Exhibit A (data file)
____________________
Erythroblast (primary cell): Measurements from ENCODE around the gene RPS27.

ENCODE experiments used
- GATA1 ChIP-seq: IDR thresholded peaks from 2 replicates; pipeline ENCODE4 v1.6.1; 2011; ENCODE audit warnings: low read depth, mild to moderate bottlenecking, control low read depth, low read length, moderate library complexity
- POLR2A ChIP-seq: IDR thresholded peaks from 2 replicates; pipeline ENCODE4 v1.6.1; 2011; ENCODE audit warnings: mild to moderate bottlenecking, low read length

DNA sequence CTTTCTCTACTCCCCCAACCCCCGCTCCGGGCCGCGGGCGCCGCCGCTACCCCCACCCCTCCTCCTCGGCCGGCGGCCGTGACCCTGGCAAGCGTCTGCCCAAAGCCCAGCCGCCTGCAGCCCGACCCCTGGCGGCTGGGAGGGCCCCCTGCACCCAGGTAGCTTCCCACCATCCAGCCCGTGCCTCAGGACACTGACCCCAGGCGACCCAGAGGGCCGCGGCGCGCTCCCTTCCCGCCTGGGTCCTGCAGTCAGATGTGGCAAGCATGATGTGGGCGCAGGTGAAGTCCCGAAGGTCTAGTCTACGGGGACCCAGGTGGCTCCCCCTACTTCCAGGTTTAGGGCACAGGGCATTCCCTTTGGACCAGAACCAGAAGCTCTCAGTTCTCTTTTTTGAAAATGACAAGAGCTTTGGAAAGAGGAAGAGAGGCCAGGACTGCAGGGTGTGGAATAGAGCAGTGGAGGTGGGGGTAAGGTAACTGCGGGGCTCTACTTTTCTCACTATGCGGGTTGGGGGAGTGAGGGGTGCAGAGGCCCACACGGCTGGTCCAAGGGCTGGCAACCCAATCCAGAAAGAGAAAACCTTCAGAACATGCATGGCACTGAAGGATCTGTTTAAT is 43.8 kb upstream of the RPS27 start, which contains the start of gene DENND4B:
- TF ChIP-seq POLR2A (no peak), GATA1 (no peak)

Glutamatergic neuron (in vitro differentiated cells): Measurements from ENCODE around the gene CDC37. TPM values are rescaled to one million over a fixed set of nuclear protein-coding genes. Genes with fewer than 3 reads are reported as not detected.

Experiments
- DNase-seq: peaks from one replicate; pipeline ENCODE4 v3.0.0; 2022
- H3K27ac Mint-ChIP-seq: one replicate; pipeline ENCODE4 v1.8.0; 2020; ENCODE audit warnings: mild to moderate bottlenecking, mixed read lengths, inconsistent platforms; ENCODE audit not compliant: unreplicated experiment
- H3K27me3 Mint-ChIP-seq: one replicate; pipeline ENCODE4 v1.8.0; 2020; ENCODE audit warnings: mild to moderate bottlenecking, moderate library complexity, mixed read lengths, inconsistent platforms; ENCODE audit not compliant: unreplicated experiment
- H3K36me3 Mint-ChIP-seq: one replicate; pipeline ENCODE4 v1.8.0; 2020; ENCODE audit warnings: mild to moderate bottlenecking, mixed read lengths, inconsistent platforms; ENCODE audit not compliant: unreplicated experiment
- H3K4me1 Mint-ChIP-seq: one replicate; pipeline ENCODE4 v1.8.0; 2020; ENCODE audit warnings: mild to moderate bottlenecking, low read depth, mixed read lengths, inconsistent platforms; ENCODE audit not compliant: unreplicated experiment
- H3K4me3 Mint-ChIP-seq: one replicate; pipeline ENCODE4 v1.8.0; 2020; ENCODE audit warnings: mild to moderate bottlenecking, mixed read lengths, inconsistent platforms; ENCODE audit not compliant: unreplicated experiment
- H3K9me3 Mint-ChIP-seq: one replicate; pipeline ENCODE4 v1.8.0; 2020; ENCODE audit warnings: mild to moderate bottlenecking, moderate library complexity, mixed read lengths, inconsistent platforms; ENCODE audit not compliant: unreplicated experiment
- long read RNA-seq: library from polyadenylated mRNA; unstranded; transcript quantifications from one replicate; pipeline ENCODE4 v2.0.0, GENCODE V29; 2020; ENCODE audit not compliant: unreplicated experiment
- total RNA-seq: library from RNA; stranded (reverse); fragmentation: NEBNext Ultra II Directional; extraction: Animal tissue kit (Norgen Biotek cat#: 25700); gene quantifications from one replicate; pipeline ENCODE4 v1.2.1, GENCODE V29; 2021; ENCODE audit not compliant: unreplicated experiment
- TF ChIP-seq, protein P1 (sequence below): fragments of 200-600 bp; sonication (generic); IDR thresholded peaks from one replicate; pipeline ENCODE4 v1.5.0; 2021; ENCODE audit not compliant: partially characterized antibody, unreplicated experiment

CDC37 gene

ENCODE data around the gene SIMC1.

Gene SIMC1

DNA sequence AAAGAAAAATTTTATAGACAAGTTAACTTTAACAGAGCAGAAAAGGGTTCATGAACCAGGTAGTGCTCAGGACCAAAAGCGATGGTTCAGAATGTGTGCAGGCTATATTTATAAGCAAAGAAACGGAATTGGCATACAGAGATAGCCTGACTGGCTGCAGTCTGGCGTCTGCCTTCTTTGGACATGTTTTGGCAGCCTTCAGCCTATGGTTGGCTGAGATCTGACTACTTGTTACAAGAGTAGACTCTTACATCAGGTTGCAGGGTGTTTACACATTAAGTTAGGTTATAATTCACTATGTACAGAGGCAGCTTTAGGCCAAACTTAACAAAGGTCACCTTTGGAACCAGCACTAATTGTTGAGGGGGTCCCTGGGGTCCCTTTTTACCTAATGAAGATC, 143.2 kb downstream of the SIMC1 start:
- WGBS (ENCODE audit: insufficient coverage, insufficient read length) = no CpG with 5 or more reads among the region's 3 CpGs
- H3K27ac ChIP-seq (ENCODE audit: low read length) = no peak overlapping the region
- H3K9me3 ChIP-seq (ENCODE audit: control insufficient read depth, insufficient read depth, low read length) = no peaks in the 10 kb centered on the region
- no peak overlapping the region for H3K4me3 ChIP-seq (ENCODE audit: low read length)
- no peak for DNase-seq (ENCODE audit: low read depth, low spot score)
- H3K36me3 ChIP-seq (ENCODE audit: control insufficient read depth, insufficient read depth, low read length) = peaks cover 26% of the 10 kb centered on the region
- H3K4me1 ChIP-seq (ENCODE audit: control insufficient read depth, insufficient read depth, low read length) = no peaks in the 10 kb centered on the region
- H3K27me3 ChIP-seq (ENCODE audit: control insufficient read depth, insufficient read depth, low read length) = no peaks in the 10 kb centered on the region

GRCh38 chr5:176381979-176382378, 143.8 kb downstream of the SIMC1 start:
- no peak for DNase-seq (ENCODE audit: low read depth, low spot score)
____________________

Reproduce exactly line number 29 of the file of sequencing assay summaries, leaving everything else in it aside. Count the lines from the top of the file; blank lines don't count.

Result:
- H3K4me1 ChIP-seq (ENCODE audit: control insufficient read depth, insufficient read depth, low read length) = no peaks in the 10 kb centered on the region